Recent net-zero energy projects incorporating fired-clay brick include the John W. Olver Transit Center in Greenfield, Massachusetts. The nation’s first net-zero bus station includes an 8,000 square foot photovoltaic array, 22 geothermal wells and a biomass boiler. Embedded in the building’s design are custom designed bricks and masonry patterns that embrace strategies for energy conservation: the brick cladding slows heat gain from the late afternoon summer sun. The brick screening allows filtered daylight into the interiors and lowers the use of electric lighting through daylighting.

Brick to Increase Efficiency

The top five factors of fired-clay brick that increase energy efficiency include thermal mass, air space, fixed temperature performance, varying temperature performance and a continuous insulation package.

Thermal mass offers the ability to absorb and store heat thereby slowing heat movement through the wall. As a mass product, clay brick veneer acts similarly, storing a large quantity of heat before releasing it to the cooler side of the wall that can reduce energy costs.

The air space behind brick veneer serves as an insulating layer in the wall assembly. Although the air space is connected to the outside via weeps, very little air moves in the space. Studies show that the amount of movement is negligible and can be attributed to the buoyancy of the air as it is heated, which helps explain why the air space provides so much thermal benefit. While brick ties are often blamed for causing poor thermal performance, they’re nearly undetectable by thermal imaging. The insulating and thermal storage properties of the brick and air space typically outweigh the ties’ conduction.

Energy efficiency is influenced by how the entire wall assembly—not the just the cladding material itself—reacts to temperature variations. Testing with fixed temperature conditions conducted by the National Brick Research Center (NBRC) confirms that heat takes two to three times as long to go through a brick wall assembly than it does others. The brick wall’s heat storage capacity is twice the storage capacity of the brick alone. An NBRC test with varying temperature conditions proves that brick walls reduce heat energy movement by 60% over the closest competing wall assembly. Unlike the static R-value, dynamic testing repeatedly cycles temperatures from low to high or vice versa, similar to rising and falling daytime and nighttime temperatures.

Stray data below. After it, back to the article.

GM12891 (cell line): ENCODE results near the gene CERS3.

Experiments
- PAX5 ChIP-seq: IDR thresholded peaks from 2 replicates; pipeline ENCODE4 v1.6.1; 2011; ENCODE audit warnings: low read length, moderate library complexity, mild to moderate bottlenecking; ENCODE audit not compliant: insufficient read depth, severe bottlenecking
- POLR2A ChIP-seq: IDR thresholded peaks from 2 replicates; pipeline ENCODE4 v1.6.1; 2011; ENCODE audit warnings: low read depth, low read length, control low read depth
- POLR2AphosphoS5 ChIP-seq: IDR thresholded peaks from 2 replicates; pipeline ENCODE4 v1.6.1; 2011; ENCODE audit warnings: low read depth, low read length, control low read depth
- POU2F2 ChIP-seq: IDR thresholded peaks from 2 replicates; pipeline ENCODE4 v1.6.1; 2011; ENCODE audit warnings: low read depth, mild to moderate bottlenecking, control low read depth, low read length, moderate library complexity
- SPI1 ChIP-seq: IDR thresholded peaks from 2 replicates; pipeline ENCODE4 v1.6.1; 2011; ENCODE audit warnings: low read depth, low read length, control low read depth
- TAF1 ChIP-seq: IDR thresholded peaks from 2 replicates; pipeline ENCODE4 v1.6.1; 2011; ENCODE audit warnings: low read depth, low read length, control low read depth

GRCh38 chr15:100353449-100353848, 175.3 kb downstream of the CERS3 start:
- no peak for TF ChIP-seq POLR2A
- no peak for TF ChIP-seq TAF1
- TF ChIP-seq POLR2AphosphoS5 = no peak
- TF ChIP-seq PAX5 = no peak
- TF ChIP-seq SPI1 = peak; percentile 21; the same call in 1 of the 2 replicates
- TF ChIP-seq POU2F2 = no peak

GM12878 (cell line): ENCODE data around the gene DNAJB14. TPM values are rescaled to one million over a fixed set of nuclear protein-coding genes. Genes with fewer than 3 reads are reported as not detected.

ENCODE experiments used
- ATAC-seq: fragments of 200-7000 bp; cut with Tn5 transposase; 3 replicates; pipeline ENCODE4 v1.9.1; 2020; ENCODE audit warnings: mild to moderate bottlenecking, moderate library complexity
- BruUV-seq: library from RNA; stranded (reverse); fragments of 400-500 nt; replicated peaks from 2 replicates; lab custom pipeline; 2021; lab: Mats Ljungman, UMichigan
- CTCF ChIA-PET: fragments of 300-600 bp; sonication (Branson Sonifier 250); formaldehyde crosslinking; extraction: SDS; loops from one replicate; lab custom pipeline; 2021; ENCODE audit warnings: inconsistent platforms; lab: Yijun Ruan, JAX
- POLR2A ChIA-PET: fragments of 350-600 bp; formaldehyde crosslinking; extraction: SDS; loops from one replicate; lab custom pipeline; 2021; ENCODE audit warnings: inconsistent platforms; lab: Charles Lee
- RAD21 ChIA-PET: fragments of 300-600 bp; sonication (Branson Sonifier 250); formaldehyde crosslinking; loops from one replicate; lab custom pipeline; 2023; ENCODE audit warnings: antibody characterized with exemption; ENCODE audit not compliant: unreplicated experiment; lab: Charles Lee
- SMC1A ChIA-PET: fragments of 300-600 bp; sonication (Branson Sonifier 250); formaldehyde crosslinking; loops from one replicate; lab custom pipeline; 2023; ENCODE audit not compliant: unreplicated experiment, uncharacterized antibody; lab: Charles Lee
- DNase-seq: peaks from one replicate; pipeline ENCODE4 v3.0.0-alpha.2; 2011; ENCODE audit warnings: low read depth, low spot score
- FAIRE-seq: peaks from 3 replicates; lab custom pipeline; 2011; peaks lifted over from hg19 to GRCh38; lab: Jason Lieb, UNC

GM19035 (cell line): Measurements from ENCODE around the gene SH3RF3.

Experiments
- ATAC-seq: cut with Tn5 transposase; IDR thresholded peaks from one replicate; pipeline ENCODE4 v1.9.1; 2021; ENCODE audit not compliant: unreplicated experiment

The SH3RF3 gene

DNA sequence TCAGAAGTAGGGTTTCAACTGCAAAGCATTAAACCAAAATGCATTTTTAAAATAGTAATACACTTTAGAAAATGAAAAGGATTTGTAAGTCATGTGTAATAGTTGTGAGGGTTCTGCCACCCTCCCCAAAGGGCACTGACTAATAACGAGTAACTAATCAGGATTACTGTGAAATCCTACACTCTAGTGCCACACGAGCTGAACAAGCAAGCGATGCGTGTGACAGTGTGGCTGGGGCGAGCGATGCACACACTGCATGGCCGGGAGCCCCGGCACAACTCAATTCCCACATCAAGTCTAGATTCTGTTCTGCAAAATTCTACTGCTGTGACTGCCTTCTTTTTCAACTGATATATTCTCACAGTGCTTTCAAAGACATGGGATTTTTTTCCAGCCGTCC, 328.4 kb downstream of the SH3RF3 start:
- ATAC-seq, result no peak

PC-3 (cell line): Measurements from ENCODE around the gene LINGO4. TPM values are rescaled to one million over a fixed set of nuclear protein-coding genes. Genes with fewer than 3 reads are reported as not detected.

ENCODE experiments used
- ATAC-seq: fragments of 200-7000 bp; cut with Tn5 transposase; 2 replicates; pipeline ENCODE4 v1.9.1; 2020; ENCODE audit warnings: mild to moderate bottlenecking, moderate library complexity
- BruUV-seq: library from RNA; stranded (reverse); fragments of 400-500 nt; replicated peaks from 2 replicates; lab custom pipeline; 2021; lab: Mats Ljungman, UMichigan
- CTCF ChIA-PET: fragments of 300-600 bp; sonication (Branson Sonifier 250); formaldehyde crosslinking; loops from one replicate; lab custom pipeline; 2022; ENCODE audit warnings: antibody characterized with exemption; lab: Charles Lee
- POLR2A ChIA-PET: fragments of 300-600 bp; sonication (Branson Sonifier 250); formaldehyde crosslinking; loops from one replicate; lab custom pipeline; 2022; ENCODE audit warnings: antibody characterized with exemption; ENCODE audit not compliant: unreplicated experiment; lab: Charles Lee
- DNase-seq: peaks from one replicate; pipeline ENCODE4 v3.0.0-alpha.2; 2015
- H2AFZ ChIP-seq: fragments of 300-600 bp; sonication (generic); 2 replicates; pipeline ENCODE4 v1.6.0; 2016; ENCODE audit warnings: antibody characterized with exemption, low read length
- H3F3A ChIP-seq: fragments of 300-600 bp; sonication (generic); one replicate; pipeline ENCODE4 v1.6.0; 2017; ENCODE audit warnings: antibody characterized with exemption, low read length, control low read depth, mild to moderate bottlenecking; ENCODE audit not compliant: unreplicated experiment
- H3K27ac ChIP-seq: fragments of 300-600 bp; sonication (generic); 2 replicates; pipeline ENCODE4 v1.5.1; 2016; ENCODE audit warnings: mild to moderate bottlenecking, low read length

A brick veneer wall assembly combined with continuous insulation is especially beneficial in cooler, northern climates. Increasing the size of the air space allows continuous insulation to supplement the insulation between the studs. A minor increase in the width of the foundation wall will permit including continuous insulation with no change to the building’s interior space or the exterior appearance.

by Stephen Sears
Founded in 1934, BIA is the nationally recognized authority on clay brick construction representing the nation’s distributors and manufacturers of clay brick and suppliers of related products. To connect with BIA, email, call (703) 620-0010 or find it on Twitter (@BrickIndustry), YouTube, Facebook, Instagram and LinkedIn.